Tesla has issued a recall of its Full Self-Driving software, an advanced driver assistance system that federal safety regulators say could allow a vehicle to act unsafe around intersections and cause crashes.

The recall, which was posted on the National Highway Traffic Safety Administration’s website, affects as many as 362,758 vehicles equipped with the software, according to the notice. Tesla will release an over-the-air software update, free of charge, to fix the issue.

Tesla vehicles come standard with a driver assistance system branded as Autopilot. For an additional $15,000, owners can buy “full self-driving,” or FSD — a feature that CEO Elon Musk has promised for years will one day deliver full autonomous driving capabilities.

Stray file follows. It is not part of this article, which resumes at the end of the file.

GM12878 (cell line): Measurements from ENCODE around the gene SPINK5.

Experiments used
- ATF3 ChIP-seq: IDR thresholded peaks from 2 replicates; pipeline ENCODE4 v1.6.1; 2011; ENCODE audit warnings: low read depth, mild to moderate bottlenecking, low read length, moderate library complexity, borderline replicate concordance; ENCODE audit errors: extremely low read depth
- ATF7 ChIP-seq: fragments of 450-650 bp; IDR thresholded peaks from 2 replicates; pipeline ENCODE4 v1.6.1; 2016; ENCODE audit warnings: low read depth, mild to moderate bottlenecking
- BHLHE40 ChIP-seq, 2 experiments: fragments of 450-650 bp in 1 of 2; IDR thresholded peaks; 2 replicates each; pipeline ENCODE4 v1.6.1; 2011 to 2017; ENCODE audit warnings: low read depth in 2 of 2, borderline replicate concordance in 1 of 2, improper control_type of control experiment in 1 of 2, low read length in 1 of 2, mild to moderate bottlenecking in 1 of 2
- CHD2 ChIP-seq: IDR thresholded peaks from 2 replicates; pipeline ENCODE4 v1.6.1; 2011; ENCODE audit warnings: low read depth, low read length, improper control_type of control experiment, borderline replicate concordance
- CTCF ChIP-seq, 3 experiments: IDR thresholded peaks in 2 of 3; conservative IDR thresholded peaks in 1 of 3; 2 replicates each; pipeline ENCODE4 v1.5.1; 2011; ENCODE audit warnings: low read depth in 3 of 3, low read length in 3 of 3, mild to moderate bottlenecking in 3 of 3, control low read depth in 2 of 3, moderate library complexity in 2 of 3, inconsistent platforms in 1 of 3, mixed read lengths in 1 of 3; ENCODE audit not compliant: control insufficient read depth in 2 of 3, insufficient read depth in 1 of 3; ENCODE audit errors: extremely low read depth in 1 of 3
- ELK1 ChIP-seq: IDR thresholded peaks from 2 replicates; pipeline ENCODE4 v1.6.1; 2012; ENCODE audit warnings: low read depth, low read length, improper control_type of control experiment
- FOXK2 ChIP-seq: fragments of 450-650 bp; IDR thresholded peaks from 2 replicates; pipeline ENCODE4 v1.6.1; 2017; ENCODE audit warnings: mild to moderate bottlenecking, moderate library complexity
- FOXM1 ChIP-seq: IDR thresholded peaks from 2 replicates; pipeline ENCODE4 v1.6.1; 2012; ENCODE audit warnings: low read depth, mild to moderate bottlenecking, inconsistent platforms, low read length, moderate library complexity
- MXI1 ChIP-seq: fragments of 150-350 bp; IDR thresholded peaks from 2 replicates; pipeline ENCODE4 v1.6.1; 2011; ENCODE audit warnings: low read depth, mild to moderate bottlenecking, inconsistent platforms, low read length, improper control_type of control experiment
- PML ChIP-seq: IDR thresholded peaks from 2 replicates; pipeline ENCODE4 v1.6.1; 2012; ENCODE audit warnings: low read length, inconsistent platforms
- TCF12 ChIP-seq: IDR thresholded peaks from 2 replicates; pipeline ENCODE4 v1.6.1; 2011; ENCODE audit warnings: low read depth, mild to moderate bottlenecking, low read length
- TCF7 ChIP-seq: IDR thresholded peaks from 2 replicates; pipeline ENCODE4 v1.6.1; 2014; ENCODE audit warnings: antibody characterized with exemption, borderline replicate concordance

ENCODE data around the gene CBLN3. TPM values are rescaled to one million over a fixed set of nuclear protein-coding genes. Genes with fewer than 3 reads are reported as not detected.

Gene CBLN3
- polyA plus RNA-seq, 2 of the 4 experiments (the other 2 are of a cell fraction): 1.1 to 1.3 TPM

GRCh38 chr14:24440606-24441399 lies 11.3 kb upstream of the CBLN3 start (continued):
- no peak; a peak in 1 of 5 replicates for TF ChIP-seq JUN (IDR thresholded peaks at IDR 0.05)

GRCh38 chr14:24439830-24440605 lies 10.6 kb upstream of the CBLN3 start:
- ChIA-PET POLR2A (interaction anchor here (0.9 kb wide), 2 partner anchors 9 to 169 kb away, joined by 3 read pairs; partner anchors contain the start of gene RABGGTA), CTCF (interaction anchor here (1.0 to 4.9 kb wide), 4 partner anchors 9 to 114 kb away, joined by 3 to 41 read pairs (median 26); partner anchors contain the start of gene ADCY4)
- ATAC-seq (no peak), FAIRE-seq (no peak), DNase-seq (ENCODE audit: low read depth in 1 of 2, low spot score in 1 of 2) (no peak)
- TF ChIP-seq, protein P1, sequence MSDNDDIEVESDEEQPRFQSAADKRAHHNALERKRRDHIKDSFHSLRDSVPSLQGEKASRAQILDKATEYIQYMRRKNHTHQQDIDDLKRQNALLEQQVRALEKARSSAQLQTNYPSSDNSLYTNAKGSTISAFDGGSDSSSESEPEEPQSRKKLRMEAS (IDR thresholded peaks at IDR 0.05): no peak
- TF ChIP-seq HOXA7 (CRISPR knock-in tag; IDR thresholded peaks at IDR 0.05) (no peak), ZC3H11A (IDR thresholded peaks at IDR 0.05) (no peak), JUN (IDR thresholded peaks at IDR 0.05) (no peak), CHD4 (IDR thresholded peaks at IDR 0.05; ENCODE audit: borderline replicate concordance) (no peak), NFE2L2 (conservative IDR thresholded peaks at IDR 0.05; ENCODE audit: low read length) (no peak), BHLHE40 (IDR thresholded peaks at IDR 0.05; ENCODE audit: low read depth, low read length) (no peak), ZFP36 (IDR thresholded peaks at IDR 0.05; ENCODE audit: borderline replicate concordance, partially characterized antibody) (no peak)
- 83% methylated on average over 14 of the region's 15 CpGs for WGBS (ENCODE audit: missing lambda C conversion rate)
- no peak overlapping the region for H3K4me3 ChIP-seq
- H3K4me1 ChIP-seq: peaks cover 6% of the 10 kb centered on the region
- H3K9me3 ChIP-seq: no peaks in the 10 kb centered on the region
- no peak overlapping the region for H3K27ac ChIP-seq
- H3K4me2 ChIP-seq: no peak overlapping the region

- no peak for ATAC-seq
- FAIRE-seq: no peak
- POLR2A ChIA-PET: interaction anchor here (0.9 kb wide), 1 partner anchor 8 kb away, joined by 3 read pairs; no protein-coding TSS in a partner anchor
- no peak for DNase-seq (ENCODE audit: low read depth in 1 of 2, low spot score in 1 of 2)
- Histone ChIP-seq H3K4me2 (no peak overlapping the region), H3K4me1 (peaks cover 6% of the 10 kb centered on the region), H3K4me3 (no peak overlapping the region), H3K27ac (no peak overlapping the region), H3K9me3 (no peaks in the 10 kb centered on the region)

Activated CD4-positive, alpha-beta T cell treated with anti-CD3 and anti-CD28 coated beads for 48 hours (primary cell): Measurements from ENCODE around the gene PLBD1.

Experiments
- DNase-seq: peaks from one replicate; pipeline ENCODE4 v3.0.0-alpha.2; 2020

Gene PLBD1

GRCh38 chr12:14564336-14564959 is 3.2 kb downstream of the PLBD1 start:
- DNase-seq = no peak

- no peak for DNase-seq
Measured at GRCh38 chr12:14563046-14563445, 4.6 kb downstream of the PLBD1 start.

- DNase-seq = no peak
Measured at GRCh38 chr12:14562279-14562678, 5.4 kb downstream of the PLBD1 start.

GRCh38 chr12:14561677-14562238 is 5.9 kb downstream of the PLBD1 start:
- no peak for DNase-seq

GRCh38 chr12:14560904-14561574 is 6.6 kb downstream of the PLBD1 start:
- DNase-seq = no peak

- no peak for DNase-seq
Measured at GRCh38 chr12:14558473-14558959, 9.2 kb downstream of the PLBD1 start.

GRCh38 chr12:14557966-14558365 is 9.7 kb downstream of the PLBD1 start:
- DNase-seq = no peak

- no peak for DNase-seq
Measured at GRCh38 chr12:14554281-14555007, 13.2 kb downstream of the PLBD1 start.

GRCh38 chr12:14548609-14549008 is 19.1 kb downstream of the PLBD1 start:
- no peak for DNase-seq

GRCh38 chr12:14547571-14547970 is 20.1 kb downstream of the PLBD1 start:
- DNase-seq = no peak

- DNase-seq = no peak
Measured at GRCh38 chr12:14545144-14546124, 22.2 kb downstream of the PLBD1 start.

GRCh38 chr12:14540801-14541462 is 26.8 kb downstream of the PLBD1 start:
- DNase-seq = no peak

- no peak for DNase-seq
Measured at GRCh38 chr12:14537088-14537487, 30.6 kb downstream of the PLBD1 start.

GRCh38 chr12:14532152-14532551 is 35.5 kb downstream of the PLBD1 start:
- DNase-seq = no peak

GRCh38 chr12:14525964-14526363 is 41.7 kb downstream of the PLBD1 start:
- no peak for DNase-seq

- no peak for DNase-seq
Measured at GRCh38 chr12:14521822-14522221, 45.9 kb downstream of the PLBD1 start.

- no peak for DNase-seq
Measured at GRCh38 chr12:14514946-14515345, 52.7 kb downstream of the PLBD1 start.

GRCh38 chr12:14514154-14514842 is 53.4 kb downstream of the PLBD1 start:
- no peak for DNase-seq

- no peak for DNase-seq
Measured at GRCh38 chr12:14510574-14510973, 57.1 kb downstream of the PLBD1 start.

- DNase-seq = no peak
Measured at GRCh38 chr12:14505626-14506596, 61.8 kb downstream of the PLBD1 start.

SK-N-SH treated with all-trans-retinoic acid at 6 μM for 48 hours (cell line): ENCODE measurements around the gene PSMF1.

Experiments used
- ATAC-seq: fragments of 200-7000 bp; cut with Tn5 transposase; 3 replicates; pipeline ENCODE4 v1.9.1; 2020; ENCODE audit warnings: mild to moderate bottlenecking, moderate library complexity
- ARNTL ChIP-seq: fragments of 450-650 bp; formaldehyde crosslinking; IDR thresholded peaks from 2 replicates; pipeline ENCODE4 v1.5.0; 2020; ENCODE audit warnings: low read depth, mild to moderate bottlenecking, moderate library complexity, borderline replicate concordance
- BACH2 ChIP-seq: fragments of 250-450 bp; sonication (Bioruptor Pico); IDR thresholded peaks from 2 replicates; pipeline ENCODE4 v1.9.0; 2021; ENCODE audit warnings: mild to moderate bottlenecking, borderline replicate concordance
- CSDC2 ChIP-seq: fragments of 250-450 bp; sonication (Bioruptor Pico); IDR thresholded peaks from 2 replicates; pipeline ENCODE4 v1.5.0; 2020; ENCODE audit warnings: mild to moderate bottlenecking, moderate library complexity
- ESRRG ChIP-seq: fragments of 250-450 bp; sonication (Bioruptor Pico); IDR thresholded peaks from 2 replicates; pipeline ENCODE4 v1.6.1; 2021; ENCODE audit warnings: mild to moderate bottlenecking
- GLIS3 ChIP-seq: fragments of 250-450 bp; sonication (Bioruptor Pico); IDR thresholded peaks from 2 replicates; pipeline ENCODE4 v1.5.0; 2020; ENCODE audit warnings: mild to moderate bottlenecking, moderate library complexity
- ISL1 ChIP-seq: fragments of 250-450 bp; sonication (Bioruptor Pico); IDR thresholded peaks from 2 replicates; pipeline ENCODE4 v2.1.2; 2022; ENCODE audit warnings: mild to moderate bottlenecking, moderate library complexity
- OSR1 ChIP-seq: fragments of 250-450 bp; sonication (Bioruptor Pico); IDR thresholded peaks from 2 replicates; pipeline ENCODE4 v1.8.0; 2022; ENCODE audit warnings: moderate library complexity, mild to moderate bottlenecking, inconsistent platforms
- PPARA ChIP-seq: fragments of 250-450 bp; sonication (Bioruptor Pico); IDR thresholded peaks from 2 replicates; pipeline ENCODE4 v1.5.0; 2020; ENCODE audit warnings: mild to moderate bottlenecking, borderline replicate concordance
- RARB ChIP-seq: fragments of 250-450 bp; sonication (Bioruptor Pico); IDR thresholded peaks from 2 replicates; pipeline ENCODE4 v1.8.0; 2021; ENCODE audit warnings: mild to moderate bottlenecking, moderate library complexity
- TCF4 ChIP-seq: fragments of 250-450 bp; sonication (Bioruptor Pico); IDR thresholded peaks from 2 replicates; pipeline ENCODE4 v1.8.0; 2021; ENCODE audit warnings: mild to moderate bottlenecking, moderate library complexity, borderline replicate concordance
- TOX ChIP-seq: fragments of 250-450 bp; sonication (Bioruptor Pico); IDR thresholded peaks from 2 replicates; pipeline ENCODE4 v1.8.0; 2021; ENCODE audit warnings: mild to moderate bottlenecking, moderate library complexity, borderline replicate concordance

FSD, which has steadily increased in price and capability, has been available as an option for years. However, Tesla vehicles are not self-driving. FSD includes the parking feature Summon as well as Navigate on Autopilot, an active guidance system that navigates a car from a highway on-ramp to off-ramp, including interchanges and making lane changes. Once drivers enter a destination into the navigation system, they can enable “Navigate on Autopilot” for that trip.

“NHTSA will continue to monitor the recall remedies for effectiveness,” the agency said. “This recall seeks to address a specific set of concerns identified by the agency.”

The agency added that it does not address the full scope of NHTSA’s EA22-002 investigation into Tesla’s Autopilot and associated vehicle systems. That investigation remains open and active.